Ronald: "When you arrive to a new country you ned people to trust you"
Ronald Silva is an expert in soil science and crop production born and raised in Venezuela. When he made the decision to migrate to Peru, he struggled to find his place in this new culture and economy. After five years in his new country, Ronald and his wife decided together that starting his own business was the right path forward. After considering different options, he saw a fantastic opportunity in making and selling cuisine from his native land. He started making traditional tequeños, typical appetizers of Venezuelan cuisine and the dough for empanadas, as cuisine of the country where he was born was gaining fame beyond its borders.
At first, Ronald sold the food ready-to-eat, but when his frozen menu gradually expanded, he decided that this was the future of his business and wished to put all his knowledge and energy into expanding his frozen food customer base. Yet he still struggled to adapt to his new culture, and to form the meaningful connections needed to become a successful entrepreneur.
Ronald struggled with financial stability as he sought to expand his business, “But there was OIM,” he shares with us, “helping and empowering. I confess that with the way of thinking that we brought from having migrated, it was difficult for me to process the idea that there were opportunities for people who came from other countries. But I understood that we could only get ahead if we learned to use the necessary tools to be autonomous. It was not just about our willpower or race. What the new culture did we had to do as well: then the pieces began to fit together, and the entrepreneur who had always been in me then put together the puzzle. Every entrepreneurship idea has a “how”, a “what for” and a “why”, which must necessarily be known.”
He now runs his frozen food business, Ronnytequeños, from Lima and says access to mentoring aimed at personal, professional, and social development was also “a real discovery”, he tells us. “The whole block of mentoring made me understand -session by session- that on many occasions we perceive ourselves as stagnant when something goes wrong, when the accounts do not add up, when we have to decide on an issue, is because we don’t focus where we should.” Today Roland’s business is very different from what he and his wife had originally conceived, and although they still have a long way to go, he insists: “We will always be infinitely grateful to our mentors, for showing us the way to commercial success, from the implementation of key skills in finance, marketing, product, tax issues, but above all because of the trust they helped us gain. Because that’s when you feel that you will be able to achieve your dreams, your goals, and you start to believe in yourself, and you take more steps toward the right direction.”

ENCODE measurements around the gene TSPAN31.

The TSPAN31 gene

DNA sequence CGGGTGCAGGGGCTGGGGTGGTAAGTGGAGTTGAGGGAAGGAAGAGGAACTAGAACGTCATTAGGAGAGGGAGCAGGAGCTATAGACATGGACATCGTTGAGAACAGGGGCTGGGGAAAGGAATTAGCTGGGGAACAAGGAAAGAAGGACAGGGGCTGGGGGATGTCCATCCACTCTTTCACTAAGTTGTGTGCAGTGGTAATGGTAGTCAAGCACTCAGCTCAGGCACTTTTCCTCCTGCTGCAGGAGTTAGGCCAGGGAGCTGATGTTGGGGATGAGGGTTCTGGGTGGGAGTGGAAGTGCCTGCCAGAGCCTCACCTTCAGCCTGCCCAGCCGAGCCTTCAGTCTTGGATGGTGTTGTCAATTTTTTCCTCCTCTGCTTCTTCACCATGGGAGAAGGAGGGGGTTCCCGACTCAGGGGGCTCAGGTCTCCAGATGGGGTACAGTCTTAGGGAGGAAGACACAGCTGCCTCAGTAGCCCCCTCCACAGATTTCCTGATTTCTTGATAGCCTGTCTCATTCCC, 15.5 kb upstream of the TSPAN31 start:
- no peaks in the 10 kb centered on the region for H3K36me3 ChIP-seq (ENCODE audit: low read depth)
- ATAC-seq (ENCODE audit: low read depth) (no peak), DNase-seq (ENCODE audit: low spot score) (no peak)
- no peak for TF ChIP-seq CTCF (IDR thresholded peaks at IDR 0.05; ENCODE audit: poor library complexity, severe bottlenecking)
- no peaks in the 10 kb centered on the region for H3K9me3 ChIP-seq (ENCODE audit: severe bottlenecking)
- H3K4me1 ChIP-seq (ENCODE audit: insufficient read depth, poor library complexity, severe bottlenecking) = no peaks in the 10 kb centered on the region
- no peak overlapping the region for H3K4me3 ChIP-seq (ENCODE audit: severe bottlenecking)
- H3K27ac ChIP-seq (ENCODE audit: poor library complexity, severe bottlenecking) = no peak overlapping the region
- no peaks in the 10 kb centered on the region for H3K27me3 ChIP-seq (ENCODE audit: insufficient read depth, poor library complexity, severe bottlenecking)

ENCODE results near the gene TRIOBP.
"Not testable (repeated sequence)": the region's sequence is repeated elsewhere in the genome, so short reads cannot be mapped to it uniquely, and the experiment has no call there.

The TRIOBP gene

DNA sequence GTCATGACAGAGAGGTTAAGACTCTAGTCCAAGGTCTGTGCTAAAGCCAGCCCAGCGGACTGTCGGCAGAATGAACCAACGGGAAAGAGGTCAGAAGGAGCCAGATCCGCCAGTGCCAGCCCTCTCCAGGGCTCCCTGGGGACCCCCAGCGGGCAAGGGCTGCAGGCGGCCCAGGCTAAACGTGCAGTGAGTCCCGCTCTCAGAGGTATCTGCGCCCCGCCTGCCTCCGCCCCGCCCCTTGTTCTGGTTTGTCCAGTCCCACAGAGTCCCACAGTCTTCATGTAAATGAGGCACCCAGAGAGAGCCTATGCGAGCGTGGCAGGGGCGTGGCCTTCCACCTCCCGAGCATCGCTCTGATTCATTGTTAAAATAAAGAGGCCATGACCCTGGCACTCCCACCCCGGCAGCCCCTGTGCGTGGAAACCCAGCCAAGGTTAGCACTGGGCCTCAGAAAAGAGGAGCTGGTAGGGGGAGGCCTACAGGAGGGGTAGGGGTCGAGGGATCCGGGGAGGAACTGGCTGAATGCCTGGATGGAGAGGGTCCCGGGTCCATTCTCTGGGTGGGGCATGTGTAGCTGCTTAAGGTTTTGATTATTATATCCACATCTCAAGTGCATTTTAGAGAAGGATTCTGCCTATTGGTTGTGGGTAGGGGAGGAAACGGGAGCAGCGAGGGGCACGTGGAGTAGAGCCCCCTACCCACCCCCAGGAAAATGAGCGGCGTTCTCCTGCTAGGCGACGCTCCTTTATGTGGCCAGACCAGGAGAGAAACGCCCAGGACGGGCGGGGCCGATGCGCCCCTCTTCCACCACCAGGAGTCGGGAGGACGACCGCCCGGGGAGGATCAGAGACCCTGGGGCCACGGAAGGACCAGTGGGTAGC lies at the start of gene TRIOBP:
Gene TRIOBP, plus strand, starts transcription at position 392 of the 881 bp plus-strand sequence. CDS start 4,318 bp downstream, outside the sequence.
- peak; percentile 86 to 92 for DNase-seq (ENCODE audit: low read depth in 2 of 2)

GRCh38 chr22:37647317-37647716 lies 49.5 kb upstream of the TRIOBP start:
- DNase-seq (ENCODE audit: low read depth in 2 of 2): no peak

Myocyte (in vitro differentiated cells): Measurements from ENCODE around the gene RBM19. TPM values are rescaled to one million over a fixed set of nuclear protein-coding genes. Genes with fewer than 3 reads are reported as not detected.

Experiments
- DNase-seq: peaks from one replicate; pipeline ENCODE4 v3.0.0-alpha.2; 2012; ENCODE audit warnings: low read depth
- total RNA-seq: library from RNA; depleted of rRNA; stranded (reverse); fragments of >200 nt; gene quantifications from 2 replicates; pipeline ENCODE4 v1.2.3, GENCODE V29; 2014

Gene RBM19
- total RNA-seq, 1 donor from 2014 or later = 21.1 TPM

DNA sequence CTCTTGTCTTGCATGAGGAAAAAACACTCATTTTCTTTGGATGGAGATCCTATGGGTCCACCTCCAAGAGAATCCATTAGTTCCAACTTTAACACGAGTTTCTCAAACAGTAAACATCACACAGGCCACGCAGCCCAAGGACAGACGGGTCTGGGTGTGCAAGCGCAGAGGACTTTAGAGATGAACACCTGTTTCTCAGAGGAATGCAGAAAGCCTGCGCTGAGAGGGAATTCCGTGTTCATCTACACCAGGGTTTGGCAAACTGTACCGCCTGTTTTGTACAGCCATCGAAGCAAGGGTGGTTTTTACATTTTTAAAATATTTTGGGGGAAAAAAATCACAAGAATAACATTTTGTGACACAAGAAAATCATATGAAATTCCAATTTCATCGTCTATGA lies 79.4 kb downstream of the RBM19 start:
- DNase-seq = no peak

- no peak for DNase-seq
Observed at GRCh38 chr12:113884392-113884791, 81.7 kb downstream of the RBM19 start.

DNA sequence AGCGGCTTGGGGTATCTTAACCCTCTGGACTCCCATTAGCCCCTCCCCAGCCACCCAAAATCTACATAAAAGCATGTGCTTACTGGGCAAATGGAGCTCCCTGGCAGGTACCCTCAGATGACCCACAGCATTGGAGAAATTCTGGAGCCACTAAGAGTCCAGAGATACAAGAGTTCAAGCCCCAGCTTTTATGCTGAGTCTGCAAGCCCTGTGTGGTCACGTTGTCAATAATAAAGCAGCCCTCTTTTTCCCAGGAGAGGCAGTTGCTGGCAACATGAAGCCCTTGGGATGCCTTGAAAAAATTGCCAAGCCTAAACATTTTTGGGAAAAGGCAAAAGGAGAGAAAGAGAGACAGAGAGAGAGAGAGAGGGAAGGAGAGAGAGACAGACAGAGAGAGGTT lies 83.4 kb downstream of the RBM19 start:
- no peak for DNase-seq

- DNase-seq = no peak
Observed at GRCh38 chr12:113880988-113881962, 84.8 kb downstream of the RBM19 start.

Dayana: “Sometimes life’s ironic”
Dayana: "Sometimes, life's ironic."
Dayana Rojas, was born in Venezuela, and currently lives in Peru. Dayana tells us: “My ancestors are Peruvian, so we are two generations of migrants between the same countries. This makes everyone in my family feel that we have a double culture because we identify with both nationalities.” According to Dayana, her entrepreneurship has a long history that began when her parents made the decision to return to their country from Venezuela after 43 years. The yearning to return home led this chemical engineer to leave an excellent job in one of the main petrochemical companies to migrate to Peru, although it took a full year to complete the journey. In 2018, when the family was reunited in Peru, Dayana decided to start selling the same confections her father sold back home, Venezuelan chicha. She bought the necessary tools and equipment to make this very familiar treat which is a drink containing rice, milk, sugar and a vanilla base. It requires a two-day production process to achieve the perfect chicha.